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Peter Greene wrote a brilliant essay about Ohio’s response to the economic collapse of Lorain, which wa to put a czar in charge of the public schools, with unlimited power to do as he wished without any oversight. That czar—David Hardy—has limited education experience, having gotten his start in TFA.
The teaching staff doesn’t like Mr. Hardy. They voted no-confidence in him.
He doesn’t like them either. He brought in another TFA guy and told the teachers in the high school that they had to reapply for their jobs.
In short, the staff is being purged.
if he fires everyone, do you think that TFA would staff the whole school? The whole district?
Wow, real disruption! TFA teachers know more than anyone else.
The big problem in Lorain seems to be democracy and experienced teachers.
“We know that their lives and days are extremely busy, so we wanted to make sure it is something that allows them to showcase the wonderful things they already do and have conversations with the leadership team about being a part of this transformation,” he said. “Or maybe there are folks who decide they would like to be somewhere else in the district, then we would invite folks who are external to be a part of that selection process.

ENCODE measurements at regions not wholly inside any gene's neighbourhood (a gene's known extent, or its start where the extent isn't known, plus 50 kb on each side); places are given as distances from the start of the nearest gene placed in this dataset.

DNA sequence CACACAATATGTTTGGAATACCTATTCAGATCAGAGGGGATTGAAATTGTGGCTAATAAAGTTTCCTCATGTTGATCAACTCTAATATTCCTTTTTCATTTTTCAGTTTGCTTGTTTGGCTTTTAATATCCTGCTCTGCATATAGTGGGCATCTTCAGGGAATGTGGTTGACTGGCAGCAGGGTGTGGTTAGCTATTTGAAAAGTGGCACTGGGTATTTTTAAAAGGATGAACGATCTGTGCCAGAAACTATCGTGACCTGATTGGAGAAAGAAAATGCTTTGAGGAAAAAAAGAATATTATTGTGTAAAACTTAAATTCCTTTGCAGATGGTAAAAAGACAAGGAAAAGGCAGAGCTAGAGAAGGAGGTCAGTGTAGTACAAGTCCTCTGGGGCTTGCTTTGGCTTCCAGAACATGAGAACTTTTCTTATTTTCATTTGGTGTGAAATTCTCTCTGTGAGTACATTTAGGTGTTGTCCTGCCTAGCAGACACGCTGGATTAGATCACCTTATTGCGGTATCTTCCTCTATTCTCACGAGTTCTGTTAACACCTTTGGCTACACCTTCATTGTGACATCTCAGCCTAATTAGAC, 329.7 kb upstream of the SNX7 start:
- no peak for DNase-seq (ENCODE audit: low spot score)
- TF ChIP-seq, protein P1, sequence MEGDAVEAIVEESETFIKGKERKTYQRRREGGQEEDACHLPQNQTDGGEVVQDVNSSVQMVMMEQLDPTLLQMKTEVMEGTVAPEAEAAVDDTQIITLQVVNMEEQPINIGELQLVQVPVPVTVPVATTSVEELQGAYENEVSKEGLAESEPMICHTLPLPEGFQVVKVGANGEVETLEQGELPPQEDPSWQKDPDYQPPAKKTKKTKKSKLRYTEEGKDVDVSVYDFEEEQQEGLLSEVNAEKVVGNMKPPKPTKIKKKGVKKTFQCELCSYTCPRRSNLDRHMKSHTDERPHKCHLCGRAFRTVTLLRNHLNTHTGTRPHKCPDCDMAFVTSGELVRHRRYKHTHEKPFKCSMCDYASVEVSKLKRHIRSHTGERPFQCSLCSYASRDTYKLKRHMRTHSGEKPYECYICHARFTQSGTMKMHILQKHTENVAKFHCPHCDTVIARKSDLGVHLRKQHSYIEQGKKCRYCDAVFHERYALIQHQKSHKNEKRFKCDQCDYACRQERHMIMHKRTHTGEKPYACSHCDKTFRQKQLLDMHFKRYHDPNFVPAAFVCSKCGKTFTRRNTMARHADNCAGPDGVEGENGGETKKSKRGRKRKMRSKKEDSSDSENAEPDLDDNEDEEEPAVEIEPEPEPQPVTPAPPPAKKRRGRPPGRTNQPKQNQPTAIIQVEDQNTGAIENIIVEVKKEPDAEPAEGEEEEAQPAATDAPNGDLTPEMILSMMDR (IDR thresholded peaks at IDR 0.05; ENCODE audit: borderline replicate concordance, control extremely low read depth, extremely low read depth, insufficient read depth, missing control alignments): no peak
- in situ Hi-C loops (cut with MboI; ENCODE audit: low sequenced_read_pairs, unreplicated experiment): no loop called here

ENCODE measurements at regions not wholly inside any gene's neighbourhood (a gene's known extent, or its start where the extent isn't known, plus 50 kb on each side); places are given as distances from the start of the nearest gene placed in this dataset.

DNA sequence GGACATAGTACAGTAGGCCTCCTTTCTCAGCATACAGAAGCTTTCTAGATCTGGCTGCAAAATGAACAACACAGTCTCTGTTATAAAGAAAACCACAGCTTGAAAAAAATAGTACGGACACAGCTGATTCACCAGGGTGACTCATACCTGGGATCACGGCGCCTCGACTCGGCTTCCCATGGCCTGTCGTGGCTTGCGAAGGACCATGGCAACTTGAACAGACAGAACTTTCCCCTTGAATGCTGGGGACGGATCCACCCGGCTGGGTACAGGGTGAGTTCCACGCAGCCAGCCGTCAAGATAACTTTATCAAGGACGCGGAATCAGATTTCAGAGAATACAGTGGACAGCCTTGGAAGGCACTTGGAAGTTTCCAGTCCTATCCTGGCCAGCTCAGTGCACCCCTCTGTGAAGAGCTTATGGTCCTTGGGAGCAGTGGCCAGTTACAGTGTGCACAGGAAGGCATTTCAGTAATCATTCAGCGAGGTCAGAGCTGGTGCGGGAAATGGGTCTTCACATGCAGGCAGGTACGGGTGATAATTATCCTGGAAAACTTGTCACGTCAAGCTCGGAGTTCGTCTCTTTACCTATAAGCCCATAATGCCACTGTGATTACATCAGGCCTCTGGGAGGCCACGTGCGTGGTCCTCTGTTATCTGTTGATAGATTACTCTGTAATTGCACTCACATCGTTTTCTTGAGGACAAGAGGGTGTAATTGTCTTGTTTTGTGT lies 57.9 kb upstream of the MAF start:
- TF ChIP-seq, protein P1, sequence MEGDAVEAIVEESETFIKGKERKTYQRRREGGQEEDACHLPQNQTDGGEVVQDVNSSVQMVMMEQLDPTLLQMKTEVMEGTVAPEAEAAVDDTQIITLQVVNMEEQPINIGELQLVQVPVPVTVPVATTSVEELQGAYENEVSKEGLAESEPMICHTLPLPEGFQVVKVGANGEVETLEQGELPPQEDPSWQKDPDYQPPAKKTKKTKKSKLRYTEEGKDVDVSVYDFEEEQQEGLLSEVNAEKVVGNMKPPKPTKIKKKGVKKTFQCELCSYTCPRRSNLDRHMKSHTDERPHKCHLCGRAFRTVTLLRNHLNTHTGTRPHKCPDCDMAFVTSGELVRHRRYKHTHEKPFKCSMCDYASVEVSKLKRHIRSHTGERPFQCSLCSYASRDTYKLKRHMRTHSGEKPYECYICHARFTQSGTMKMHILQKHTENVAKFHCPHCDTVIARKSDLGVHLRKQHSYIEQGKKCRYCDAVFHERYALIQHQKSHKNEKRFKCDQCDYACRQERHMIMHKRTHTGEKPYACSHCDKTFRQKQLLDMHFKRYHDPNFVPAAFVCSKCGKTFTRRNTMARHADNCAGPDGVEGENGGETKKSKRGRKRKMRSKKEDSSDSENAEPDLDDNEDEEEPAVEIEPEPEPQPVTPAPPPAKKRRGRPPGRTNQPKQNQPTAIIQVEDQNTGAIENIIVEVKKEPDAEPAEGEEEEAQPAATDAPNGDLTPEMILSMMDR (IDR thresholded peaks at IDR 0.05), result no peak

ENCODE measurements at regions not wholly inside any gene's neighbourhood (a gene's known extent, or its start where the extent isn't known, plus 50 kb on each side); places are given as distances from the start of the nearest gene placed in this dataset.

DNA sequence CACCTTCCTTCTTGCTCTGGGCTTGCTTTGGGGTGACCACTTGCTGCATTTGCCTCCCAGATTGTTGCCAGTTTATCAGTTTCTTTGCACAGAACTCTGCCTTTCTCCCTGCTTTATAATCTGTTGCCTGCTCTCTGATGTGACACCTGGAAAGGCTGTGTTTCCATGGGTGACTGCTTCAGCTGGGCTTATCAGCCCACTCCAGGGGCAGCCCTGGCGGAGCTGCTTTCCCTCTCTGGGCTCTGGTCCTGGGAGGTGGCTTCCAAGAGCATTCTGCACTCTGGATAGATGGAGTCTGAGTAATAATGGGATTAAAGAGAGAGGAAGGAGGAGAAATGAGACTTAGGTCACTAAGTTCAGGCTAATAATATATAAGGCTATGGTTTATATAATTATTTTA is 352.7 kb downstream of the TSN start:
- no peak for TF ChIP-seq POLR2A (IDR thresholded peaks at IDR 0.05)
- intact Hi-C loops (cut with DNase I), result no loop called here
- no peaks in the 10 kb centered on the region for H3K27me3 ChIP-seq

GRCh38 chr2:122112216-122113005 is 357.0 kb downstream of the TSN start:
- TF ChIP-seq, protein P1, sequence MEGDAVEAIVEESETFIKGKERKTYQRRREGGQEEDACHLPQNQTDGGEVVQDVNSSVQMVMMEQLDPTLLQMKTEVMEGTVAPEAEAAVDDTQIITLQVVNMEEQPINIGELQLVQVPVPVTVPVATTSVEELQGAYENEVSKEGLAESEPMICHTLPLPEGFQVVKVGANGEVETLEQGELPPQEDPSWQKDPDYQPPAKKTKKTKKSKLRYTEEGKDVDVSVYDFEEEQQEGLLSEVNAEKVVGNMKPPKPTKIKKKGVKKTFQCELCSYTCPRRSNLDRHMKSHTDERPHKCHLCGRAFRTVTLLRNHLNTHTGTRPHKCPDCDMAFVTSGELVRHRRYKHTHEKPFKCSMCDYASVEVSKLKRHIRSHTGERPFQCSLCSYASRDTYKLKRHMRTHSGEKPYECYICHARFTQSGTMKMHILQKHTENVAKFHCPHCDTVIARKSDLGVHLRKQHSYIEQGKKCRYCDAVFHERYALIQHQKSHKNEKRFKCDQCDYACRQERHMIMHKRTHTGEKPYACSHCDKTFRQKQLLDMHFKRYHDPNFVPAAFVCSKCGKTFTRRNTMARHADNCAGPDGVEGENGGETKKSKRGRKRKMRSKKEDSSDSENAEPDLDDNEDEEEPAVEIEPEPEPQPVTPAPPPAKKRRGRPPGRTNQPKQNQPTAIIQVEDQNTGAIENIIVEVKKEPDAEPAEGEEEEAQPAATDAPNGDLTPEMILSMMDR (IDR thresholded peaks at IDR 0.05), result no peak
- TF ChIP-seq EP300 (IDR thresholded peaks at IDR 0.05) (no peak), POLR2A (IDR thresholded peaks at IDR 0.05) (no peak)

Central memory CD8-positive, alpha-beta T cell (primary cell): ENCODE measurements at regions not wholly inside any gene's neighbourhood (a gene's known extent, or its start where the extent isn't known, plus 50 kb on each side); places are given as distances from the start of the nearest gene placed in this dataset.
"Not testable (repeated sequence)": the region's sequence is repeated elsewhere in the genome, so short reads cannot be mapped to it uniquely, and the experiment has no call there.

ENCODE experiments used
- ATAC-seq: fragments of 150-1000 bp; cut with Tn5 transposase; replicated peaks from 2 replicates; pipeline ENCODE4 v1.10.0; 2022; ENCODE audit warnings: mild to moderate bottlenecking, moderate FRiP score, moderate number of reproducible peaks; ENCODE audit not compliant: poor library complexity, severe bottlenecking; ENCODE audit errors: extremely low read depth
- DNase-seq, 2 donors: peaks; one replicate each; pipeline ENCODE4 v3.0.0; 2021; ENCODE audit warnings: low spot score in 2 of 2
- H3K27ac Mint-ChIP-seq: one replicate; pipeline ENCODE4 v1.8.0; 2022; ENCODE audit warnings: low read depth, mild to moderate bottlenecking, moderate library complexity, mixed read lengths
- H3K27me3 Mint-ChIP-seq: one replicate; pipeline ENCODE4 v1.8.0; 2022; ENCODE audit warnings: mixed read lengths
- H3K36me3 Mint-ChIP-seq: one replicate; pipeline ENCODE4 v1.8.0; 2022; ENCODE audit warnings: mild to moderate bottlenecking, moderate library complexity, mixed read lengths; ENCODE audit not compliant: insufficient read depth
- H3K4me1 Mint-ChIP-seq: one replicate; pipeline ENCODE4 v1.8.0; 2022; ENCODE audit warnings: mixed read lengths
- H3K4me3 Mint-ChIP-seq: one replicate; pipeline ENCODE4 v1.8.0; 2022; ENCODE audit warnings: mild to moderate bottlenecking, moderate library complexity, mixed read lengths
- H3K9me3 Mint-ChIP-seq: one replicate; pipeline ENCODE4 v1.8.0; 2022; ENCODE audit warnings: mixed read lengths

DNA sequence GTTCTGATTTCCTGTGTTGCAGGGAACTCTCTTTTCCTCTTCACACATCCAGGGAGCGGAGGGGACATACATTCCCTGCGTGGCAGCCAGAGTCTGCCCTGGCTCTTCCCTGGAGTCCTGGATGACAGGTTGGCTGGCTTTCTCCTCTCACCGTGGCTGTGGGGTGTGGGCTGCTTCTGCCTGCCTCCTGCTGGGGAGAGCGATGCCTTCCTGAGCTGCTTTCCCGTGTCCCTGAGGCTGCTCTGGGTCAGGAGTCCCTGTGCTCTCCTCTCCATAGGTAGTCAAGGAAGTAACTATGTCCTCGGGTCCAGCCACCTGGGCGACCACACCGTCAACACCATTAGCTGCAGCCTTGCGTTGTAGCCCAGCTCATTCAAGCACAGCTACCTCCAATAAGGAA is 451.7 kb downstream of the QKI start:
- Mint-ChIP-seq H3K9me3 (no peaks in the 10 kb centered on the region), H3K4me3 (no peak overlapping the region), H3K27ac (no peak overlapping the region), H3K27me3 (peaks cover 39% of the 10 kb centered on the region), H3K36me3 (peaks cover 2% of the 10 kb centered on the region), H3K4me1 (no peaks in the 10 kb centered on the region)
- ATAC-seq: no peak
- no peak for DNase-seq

“But not until we have exhausted all of our opportunities to really talk to our teachers, to understand our teachers who are in this high school and ask them to be a part of what is necessary to move to the next level. At that point, our school leadership team will make decisions on who they would like to see be a part of Lorain High going into the 2019-2020 school year.”
It’s an astonishing parade of baloney, and it makes me angry for the teachers of Lorain just to read through this. Though it appears that there may be nobody madder than School Board President Mark Ballard, who argues in a letter sent Friday that Hardy should have to reapply for his own job. Nor did Ballard mince words when talking to the paper.
“Grades got worse, morale got worse, enrollment got worse,” Ballard said the district since Hardy took over 18 months ago. “… I think there’s probably about 60,000 people in the city of Lorain and he’s probably No. 60,001 that deserve that job based on how he’s been doing it.”
“What I think is he’s just going to go through his games,” Ballard said. “And the people who’s not buying into his program and dancing to his music, whether they’re right or wrong or whether they’re good at their jobs or not, he just wants them out of there so he can have additional puppets to do what he wants them to do.”
The state takeover of Lorain schools is turning into a clusterfarphegnugen of epic proportions. The idea of giving a CEO all the powers of a superintendent and a school board is a dumb idea. Giving that position to someone who lacks the experience and skills to even sort of manage it makes things exponentially worse. For Reformsters who think the corporate takeover CEO model has potential, Lorain is shaping up to be a model for how bad an idea that is, a sort of disproof of concept. We’ll keep following this tale as we wait to see just how bad things can get.